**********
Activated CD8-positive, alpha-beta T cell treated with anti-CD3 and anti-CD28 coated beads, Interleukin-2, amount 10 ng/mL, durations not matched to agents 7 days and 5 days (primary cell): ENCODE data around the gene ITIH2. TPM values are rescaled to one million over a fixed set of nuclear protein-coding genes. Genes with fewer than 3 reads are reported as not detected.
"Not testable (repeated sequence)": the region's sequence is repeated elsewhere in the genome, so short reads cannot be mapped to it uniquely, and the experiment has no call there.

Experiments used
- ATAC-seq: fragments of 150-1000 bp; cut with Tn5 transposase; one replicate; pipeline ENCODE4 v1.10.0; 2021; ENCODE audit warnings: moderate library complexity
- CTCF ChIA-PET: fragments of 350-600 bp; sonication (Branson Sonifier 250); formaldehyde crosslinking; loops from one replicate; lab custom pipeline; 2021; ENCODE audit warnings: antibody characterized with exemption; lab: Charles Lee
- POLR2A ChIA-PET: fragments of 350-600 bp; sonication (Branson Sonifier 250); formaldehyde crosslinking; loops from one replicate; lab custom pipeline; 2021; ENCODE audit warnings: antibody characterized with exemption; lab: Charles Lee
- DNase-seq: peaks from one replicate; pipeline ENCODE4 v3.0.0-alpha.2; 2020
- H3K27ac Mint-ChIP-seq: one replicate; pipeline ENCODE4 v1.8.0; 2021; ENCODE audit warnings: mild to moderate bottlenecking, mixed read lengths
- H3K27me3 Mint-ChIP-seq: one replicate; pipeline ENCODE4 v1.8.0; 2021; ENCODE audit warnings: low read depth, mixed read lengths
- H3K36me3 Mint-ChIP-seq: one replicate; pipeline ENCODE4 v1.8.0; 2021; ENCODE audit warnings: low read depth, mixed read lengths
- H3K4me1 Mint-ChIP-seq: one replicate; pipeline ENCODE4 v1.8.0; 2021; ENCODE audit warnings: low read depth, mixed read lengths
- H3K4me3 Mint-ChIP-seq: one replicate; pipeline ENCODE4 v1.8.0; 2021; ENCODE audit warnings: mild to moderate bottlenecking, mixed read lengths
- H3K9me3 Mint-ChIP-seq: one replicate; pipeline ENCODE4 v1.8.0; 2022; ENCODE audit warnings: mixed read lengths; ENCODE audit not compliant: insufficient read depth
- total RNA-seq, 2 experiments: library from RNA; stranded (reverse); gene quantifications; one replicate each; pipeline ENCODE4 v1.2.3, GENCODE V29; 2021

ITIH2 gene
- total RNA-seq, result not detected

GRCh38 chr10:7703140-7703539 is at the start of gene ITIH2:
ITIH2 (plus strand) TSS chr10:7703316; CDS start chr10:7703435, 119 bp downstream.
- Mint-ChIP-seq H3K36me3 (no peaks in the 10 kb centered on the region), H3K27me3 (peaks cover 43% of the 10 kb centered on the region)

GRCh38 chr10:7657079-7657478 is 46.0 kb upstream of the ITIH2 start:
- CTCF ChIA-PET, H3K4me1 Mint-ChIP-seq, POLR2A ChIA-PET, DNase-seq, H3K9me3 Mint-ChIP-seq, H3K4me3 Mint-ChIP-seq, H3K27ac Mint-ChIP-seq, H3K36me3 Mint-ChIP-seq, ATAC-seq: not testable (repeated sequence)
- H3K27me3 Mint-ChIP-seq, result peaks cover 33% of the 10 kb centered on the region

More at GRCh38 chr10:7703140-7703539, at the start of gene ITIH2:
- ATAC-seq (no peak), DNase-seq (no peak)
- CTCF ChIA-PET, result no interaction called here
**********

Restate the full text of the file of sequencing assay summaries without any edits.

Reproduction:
Activated CD8-positive, alpha-beta T cell treated with anti-CD3 and anti-CD28 coated beads, Interleukin-2, amount 10 ng/mL, durations not matched to agents 7 days and 5 days (primary cell): ENCODE data around the gene ITIH2. TPM values are rescaled to one million over a fixed set of nuclear protein-coding genes. Genes with fewer than 3 reads are reported as not detected.
"Not testable (repeated sequence)": the region's sequence is repeated elsewhere in the genome, so short reads cannot be mapped to it uniquely, and the experiment has no call there.

Experiments used
- ATAC-seq: fragments of 150-1000 bp; cut with Tn5 transposase; one replicate; pipeline ENCODE4 v1.10.0; 2021; ENCODE audit warnings: moderate library complexity
- CTCF ChIA-PET: fragments of 350-600 bp; sonication (Branson Sonifier 250); formaldehyde crosslinking; loops from one replicate; lab custom pipeline; 2021; ENCODE audit warnings: antibody characterized with exemption; lab: Charles Lee
- POLR2A ChIA-PET: fragments of 350-600 bp; sonication (Branson Sonifier 250); formaldehyde crosslinking; loops from one replicate; lab custom pipeline; 2021; ENCODE audit warnings: antibody characterized with exemption; lab: Charles Lee
- DNase-seq: peaks from one replicate; pipeline ENCODE4 v3.0.0-alpha.2; 2020
- H3K27ac Mint-ChIP-seq: one replicate; pipeline ENCODE4 v1.8.0; 2021; ENCODE audit warnings: mild to moderate bottlenecking, mixed read lengths
- H3K27me3 Mint-ChIP-seq: one replicate; pipeline ENCODE4 v1.8.0; 2021; ENCODE audit warnings: low read depth, mixed read lengths
- H3K36me3 Mint-ChIP-seq: one replicate; pipeline ENCODE4 v1.8.0; 2021; ENCODE audit warnings: low read depth, mixed read lengths
- H3K4me1 Mint-ChIP-seq: one replicate; pipeline ENCODE4 v1.8.0; 2021; ENCODE audit warnings: low read depth, mixed read lengths
- H3K4me3 Mint-ChIP-seq: one replicate; pipeline ENCODE4 v1.8.0; 2021; ENCODE audit warnings: mild to moderate bottlenecking, mixed read lengths
- H3K9me3 Mint-ChIP-seq: one replicate; pipeline ENCODE4 v1.8.0; 2022; ENCODE audit warnings: mixed read lengths; ENCODE audit not compliant: insufficient read depth
- total RNA-seq, 2 experiments: library from RNA; stranded (reverse); gene quantifications; one replicate each; pipeline ENCODE4 v1.2.3, GENCODE V29; 2021

ITIH2 gene
- total RNA-seq, result not detected

GRCh38 chr10:7703140-7703539 is at the start of gene ITIH2:
ITIH2 (plus strand) TSS chr10:7703316; CDS start chr10:7703435, 119 bp downstream.
- Mint-ChIP-seq H3K36me3 (no peaks in the 10 kb centered on the region), H3K27me3 (peaks cover 43% of the 10 kb centered on the region)

GRCh38 chr10:7657079-7657478 is 46.0 kb upstream of the ITIH2 start:
- CTCF ChIA-PET, H3K4me1 Mint-ChIP-seq, POLR2A ChIA-PET, DNase-seq, H3K9me3 Mint-ChIP-seq, H3K4me3 Mint-ChIP-seq, H3K27ac Mint-ChIP-seq, H3K36me3 Mint-ChIP-seq, ATAC-seq: not testable (repeated sequence)
- H3K27me3 Mint-ChIP-seq, result peaks cover 33% of the 10 kb centered on the region

More at GRCh38 chr10:7703140-7703539, at the start of gene ITIH2:
- ATAC-seq (no peak), DNase-seq (no peak)
- CTCF ChIA-PET, result no interaction called here